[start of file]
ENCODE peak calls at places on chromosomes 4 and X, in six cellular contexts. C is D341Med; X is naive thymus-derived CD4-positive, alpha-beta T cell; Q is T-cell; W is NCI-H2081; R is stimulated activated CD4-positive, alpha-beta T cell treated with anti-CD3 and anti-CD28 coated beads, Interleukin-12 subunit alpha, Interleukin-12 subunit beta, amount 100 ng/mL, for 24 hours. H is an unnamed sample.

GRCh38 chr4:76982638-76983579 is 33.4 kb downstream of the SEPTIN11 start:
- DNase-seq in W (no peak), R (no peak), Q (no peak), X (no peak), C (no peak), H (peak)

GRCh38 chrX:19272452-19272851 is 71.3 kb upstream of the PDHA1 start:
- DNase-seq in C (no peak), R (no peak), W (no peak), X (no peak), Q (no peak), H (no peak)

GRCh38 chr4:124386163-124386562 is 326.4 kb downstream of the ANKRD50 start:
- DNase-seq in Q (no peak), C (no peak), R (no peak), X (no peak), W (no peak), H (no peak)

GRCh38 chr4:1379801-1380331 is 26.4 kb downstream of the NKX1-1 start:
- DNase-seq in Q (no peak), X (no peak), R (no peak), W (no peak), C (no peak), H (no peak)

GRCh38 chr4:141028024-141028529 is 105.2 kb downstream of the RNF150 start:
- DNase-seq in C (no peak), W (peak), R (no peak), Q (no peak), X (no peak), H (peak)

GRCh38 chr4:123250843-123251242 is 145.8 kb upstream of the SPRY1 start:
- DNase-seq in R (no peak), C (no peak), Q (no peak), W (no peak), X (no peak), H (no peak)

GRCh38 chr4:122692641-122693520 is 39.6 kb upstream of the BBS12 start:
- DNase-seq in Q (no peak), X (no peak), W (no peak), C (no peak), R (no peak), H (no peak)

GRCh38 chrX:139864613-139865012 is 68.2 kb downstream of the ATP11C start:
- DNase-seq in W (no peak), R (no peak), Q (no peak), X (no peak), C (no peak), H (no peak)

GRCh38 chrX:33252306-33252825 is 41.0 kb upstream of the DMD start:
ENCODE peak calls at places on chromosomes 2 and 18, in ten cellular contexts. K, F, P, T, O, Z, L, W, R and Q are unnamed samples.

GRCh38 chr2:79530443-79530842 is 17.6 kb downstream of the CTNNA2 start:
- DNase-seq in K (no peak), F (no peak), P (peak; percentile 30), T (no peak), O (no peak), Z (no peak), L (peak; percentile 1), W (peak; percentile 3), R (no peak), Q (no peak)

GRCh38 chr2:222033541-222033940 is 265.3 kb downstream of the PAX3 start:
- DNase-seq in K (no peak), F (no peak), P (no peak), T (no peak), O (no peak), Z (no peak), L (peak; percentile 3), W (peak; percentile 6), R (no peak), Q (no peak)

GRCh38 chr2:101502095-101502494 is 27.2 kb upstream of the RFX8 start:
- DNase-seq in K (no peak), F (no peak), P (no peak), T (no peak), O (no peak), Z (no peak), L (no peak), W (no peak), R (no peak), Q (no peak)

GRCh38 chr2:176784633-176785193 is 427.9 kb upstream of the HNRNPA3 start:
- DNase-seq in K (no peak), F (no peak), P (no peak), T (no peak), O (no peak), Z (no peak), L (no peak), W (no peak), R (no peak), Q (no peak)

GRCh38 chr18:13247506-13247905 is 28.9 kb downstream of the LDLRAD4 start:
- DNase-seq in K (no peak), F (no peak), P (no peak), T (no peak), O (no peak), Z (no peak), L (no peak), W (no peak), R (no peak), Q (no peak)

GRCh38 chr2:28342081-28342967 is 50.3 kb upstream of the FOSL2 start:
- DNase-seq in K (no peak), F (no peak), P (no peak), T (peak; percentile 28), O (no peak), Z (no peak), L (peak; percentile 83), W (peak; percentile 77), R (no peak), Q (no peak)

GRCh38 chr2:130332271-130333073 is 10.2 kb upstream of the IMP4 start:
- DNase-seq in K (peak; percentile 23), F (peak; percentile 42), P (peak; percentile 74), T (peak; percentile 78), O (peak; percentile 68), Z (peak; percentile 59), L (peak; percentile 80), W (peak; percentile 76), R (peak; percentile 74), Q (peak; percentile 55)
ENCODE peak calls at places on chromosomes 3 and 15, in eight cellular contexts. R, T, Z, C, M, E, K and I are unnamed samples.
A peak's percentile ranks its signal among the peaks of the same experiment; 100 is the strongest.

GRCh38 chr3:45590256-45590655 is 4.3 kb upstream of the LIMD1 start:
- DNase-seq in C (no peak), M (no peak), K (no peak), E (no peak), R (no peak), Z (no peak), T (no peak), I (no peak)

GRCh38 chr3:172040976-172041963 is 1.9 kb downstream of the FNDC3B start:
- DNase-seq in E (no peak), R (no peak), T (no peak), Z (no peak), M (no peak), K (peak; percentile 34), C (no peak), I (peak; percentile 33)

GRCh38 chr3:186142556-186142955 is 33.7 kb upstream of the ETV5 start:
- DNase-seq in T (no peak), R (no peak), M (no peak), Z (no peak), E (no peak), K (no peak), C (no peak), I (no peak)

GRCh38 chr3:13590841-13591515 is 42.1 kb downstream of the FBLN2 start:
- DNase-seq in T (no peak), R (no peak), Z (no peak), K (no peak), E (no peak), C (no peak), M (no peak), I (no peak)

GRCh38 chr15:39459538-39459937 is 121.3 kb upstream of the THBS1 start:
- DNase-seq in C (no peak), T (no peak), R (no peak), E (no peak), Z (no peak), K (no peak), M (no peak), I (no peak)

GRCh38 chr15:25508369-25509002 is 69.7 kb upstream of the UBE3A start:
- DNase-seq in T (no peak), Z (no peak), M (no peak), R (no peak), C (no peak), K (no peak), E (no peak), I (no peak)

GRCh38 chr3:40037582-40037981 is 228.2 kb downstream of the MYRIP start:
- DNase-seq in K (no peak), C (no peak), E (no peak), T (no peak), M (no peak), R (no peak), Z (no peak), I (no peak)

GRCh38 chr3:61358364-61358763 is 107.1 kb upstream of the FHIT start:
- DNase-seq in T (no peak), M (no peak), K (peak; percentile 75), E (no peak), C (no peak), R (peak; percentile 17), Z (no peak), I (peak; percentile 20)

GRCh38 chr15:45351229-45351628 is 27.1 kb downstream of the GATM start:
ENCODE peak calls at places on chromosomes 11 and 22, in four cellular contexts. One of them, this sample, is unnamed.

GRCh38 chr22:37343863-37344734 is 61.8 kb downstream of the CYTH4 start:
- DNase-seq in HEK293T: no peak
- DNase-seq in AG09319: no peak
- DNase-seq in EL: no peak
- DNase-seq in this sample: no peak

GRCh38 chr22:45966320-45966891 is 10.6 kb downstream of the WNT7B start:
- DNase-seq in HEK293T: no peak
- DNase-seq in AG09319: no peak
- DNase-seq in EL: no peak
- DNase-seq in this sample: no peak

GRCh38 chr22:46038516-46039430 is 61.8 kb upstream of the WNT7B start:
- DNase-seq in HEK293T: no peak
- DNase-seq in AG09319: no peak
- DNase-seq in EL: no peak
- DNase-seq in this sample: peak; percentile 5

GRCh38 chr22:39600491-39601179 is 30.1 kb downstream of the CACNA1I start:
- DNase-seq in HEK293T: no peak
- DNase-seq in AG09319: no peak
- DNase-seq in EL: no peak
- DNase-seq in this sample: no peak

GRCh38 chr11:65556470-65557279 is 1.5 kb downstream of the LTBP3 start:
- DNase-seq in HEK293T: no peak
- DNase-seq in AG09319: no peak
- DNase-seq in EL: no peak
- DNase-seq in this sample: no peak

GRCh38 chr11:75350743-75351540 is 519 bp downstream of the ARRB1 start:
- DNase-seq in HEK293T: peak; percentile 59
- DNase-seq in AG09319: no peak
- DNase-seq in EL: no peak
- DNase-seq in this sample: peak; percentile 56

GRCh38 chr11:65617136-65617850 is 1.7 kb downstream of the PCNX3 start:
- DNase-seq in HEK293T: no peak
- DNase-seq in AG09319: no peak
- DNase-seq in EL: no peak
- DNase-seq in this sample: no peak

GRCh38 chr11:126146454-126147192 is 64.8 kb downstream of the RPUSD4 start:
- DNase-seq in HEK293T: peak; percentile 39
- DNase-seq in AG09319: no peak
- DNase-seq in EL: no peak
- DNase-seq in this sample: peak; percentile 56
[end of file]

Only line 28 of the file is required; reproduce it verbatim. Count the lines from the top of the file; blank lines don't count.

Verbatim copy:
GRCh38 chr18:13247506-13247905 is 28.9 kb downstream of the LDLRAD4 start: